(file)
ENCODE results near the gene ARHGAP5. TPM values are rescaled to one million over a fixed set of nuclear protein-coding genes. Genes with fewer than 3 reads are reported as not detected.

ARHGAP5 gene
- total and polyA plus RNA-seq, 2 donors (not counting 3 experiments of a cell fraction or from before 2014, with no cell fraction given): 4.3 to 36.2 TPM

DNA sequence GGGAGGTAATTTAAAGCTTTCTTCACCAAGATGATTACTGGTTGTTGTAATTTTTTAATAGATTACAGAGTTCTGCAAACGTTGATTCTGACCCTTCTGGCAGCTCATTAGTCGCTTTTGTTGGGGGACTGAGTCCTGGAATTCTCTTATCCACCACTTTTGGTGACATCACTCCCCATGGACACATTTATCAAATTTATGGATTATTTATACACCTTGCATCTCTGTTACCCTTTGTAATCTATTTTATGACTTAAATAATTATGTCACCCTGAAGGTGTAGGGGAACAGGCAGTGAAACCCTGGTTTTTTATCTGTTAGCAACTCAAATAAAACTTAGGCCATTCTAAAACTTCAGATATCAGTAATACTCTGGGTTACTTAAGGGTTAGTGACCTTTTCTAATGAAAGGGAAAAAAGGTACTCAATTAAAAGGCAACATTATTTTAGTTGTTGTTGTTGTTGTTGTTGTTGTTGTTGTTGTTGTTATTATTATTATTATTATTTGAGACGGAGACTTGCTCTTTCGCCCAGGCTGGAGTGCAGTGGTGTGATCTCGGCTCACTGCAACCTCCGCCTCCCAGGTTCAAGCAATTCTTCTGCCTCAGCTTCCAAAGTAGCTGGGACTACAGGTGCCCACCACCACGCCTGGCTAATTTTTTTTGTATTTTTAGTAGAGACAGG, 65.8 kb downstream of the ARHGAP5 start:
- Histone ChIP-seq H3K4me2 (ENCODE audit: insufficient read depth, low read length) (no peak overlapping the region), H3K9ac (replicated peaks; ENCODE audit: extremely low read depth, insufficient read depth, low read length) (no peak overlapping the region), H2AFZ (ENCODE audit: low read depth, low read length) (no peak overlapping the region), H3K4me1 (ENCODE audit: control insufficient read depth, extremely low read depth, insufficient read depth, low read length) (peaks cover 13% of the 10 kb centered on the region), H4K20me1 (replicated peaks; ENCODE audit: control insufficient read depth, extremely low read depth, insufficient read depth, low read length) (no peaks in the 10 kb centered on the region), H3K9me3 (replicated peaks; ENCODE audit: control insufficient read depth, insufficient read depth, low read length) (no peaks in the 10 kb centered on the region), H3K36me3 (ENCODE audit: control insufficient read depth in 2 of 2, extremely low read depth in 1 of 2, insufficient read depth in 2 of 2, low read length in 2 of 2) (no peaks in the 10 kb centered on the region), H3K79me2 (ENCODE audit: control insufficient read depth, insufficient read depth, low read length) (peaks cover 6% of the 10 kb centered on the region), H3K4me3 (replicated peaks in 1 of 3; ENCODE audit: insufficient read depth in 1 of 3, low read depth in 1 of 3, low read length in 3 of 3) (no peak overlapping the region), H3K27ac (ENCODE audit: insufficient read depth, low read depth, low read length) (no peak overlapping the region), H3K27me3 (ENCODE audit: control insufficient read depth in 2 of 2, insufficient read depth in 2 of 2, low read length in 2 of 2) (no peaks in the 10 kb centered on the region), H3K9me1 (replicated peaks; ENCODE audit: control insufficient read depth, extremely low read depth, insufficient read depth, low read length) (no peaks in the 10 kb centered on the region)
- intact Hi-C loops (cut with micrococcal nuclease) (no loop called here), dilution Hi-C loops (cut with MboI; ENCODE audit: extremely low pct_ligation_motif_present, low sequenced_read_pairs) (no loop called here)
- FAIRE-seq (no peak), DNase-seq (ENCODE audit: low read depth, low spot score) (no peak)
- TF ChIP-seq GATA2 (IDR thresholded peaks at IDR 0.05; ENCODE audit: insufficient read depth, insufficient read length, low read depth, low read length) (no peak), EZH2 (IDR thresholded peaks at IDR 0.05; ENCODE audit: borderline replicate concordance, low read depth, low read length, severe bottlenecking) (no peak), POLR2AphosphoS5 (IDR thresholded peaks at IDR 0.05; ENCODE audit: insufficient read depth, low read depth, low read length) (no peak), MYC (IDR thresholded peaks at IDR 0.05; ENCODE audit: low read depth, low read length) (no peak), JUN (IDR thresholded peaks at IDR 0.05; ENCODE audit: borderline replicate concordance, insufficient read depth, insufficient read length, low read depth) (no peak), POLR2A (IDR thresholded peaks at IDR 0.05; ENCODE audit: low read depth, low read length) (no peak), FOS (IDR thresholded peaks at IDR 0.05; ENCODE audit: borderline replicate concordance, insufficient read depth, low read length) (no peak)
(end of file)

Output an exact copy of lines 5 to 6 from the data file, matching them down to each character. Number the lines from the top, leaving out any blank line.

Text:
- Histone ChIP-seq H3K4me2 (ENCODE audit: insufficient read depth, low read length) (no peak overlapping the region), H3K9ac (replicated peaks; ENCODE audit: extremely low read depth, insufficient read depth, low read length) (no peak overlapping the region), H2AFZ (ENCODE audit: low read depth, low read length) (no peak overlapping the region), H3K4me1 (ENCODE audit: control insufficient read depth, extremely low read depth, insufficient read depth, low read length) (peaks cover 13% of the 10 kb centered on the region), H4K20me1 (replicated peaks; ENCODE audit: control insufficient read depth, extremely low read depth, insufficient read depth, low read length) (no peaks in the 10 kb centered on the region), H3K9me3 (replicated peaks; ENCODE audit: control insufficient read depth, insufficient read depth, low read length) (no peaks in the 10 kb centered on the region), H3K36me3 (ENCODE audit: control insufficient read depth in 2 of 2, extremely low read depth in 1 of 2, insufficient read depth in 2 of 2, low read length in 2 of 2) (no peaks in the 10 kb centered on the region), H3K79me2 (ENCODE audit: control insufficient read depth, insufficient read depth, low read length) (peaks cover 6% of the 10 kb centered on the region), H3K4me3 (replicated peaks in 1 of 3; ENCODE audit: insufficient read depth in 1 of 3, low read depth in 1 of 3, low read length in 3 of 3) (no peak overlapping the region), H3K27ac (ENCODE audit: insufficient read depth, low read depth, low read length) (no peak overlapping the region), H3K27me3 (ENCODE audit: control insufficient read depth in 2 of 2, insufficient read depth in 2 of 2, low read length in 2 of 2) (no peaks in the 10 kb centered on the region), H3K9me1 (replicated peaks; ENCODE audit: control insufficient read depth, extremely low read depth, insufficient read depth, low read length) (no peaks in the 10 kb centered on the region)
- intact Hi-C loops (cut with micrococcal nuclease) (no loop called here), dilution Hi-C loops (cut with MboI; ENCODE audit: extremely low pct_ligation_motif_present, low sequenced_read_pairs) (no loop called here)